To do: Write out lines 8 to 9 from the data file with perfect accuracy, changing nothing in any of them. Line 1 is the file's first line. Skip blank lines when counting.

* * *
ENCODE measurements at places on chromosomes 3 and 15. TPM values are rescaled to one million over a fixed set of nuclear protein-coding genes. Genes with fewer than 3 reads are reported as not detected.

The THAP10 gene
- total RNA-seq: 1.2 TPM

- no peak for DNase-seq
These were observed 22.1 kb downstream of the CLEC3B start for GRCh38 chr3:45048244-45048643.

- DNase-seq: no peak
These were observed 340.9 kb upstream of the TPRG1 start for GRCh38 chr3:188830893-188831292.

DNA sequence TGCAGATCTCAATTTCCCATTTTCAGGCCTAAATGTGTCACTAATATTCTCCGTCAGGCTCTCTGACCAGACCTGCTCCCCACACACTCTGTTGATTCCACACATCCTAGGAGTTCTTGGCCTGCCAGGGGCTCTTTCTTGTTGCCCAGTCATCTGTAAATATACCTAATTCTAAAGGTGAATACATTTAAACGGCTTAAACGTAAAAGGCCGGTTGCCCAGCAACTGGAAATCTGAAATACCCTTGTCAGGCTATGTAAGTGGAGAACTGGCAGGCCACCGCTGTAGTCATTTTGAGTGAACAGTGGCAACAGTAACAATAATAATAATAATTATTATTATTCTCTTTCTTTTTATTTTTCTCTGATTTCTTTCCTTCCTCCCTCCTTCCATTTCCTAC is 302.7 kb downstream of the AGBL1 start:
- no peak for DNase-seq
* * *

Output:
DNA sequence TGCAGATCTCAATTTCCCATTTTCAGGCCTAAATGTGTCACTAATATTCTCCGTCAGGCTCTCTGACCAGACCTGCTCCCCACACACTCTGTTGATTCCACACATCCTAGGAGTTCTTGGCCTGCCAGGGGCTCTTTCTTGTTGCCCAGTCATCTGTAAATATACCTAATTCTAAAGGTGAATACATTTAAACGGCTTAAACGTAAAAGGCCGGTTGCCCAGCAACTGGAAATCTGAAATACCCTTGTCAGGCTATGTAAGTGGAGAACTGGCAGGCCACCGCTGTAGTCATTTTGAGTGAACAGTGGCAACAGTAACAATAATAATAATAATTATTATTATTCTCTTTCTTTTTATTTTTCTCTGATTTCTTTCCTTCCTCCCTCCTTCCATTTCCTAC is 302.7 kb downstream of the AGBL1 start:
- no peak for DNase-seq